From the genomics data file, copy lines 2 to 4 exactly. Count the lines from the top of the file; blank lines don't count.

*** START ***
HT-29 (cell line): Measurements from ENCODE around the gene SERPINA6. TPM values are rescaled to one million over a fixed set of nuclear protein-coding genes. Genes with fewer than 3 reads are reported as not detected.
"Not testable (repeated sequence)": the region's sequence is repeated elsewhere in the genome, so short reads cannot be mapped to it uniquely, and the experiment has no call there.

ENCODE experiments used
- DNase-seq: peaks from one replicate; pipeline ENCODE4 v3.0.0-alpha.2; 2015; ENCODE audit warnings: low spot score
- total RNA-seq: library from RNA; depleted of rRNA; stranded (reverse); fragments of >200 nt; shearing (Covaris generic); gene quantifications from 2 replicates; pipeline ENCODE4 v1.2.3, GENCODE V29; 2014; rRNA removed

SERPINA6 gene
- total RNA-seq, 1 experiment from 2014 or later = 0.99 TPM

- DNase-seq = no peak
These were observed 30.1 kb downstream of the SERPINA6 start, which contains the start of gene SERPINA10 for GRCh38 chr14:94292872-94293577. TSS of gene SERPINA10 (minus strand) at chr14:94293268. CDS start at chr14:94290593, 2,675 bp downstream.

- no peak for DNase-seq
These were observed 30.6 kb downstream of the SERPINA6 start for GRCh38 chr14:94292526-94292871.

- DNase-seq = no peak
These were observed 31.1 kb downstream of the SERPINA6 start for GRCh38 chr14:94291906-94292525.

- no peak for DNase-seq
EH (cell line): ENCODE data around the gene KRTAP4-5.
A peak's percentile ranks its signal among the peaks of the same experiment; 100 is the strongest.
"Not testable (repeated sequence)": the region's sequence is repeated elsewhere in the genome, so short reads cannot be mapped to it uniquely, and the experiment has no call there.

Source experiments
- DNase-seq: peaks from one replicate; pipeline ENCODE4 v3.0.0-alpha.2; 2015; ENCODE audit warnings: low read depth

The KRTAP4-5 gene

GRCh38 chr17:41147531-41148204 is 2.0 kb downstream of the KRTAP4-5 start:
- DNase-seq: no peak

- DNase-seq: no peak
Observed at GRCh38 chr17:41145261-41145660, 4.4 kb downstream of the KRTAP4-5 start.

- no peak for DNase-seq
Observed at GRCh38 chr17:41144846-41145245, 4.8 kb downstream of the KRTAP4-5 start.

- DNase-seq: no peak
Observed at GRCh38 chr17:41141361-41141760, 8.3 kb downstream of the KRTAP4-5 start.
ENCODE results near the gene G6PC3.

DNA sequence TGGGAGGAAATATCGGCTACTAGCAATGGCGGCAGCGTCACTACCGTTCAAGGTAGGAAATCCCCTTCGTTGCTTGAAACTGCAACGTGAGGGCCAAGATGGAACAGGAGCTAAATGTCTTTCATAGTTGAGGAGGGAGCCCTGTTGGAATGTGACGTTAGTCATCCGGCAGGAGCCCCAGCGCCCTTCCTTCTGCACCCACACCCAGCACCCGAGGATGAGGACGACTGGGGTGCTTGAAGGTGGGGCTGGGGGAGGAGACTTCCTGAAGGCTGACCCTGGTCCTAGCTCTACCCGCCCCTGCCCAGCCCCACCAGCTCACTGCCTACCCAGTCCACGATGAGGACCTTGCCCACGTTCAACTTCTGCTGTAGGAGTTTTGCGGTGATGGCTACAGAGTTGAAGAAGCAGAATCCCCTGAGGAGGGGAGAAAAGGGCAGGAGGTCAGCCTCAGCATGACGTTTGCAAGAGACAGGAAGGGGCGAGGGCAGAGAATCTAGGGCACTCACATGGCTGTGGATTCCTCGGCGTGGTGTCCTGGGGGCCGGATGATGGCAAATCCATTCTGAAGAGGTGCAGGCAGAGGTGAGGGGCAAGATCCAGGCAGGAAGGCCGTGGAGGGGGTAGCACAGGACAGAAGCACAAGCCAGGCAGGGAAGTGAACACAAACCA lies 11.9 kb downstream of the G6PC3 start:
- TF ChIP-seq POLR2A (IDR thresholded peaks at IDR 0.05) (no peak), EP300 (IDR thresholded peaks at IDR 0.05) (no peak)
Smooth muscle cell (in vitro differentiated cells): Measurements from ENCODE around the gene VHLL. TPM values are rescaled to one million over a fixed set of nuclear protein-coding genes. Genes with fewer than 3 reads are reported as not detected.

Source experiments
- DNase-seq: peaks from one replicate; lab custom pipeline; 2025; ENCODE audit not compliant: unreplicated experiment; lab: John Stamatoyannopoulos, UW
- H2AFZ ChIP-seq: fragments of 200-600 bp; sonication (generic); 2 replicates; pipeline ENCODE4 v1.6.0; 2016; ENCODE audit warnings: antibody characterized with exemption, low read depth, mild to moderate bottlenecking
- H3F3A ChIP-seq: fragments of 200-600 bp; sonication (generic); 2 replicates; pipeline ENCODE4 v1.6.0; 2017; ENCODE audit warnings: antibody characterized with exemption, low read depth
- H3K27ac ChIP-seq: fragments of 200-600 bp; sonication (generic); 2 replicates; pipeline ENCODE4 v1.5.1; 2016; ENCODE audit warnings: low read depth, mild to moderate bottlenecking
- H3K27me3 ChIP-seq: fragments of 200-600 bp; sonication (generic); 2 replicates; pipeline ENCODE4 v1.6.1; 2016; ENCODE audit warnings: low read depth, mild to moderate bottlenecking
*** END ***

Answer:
"Not testable (repeated sequence)": the region's sequence is repeated elsewhere in the genome, so short reads cannot be mapped to it uniquely, and the experiment has no call there.

ENCODE experiments used
- DNase-seq: peaks from one replicate; pipeline ENCODE4 v3.0.0-alpha.2; 2015; ENCODE audit warnings: low spot score